The sweet sound of rustling leaves, as soothing as the rush of falling water, made a gentle music over a group of three persons sitting at the extremity of a lawn. Upon their right was a plantation or belt of trees, which sheltered them from the noonday sun; on the left the green sward reached to the house; from the open window came the rippling notes of a piano, and now and again the soft accents of the Italian tongue. The walls of the garden shut out the world and the wind—the blue sky stretched above from one tree-top to another, and in those tree-tops the cool breeze, grateful to the reapers in the fields, played with bough and leaf. In the centre of the group was a small table, and on it some tall glasses of antique make, and a flask of wine. By the lady lay a Japanese parasol, carelessly dropped on the grass. She was handsome, and elegantly dressed; her long drooping eyelashes fringed eyes that were almost closed in luxurious enjoyment; her slender hand beat time to the distant song. Of the two gentlemen one was her brother—the other, a farmer, her husband. The brother wore a pith helmet, and his bronzed cheek told of service under tropical suns. The husband was scarcely less brown; still young, and very active-looking, you might guess his age at forty; but his bare forehead (he had thrown his hat on the ground) was marked with the line caused by involuntary contraction of the muscles when thinking. There was an air of anxiety, of restless feverish energy, about him. But just for the moment he was calm and happy, turning over the pages of a book. Suddenly he looked up, and began to declaim, in a clear, sweet voice:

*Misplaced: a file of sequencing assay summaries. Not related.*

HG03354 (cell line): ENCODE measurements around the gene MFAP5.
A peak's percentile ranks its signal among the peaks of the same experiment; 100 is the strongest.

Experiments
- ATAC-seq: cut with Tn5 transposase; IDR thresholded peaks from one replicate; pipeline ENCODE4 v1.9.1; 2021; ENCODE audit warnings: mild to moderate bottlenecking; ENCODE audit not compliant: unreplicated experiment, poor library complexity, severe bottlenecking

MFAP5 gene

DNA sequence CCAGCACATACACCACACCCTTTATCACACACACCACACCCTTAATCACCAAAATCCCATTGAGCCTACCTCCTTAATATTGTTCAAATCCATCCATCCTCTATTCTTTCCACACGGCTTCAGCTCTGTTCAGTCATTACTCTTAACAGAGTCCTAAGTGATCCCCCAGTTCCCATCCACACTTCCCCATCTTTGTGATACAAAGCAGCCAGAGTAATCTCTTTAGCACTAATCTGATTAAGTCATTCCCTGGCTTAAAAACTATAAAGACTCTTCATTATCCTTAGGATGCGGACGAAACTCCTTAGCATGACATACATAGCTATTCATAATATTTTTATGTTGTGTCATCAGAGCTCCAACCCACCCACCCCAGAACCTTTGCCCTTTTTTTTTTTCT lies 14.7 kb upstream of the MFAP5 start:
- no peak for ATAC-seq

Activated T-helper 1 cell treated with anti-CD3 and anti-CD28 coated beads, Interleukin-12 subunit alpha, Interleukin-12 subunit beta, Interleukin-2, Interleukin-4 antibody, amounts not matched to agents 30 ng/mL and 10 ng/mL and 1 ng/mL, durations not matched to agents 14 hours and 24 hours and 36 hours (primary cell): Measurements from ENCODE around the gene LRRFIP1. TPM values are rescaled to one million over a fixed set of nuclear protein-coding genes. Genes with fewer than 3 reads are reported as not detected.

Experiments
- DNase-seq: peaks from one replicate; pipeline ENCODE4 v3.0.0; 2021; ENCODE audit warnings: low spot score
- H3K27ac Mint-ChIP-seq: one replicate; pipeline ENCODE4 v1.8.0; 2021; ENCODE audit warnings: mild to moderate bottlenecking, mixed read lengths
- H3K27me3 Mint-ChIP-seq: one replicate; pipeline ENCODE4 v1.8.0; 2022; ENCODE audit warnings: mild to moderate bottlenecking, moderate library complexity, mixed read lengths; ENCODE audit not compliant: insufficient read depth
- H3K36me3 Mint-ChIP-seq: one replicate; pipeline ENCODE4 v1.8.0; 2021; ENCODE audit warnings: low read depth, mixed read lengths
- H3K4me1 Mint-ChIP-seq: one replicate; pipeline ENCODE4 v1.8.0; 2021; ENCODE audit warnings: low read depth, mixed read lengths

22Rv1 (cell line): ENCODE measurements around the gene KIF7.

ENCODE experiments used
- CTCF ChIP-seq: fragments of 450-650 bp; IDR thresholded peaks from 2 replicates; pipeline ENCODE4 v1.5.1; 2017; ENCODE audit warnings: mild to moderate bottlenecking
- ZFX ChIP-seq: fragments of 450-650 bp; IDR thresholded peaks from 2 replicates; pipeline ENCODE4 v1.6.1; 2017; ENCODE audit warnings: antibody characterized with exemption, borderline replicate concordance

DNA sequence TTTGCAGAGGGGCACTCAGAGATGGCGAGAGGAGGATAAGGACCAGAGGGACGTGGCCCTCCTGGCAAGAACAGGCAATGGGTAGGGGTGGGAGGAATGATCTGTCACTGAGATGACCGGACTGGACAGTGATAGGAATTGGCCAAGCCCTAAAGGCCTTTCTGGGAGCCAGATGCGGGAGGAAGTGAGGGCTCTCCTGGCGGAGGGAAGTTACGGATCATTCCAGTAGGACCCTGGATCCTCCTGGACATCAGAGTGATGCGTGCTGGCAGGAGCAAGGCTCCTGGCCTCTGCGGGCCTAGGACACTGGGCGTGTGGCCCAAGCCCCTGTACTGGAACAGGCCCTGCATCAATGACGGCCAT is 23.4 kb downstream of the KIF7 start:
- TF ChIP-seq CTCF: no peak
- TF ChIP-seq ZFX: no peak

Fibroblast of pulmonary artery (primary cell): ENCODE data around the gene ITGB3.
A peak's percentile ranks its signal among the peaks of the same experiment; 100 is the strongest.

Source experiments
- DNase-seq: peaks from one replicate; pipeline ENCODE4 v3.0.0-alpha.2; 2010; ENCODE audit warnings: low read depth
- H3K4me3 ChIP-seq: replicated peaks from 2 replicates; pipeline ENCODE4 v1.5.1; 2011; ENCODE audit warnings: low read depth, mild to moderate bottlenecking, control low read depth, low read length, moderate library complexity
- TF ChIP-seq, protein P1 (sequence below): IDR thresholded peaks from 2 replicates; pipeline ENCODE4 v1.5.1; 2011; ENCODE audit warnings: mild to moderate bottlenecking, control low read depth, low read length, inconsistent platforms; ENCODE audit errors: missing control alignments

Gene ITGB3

'He's speaking now, Or murmuring, "Where's my serpent of old Nile?" For so he calls me. Now I feed myself With most delicious poison!'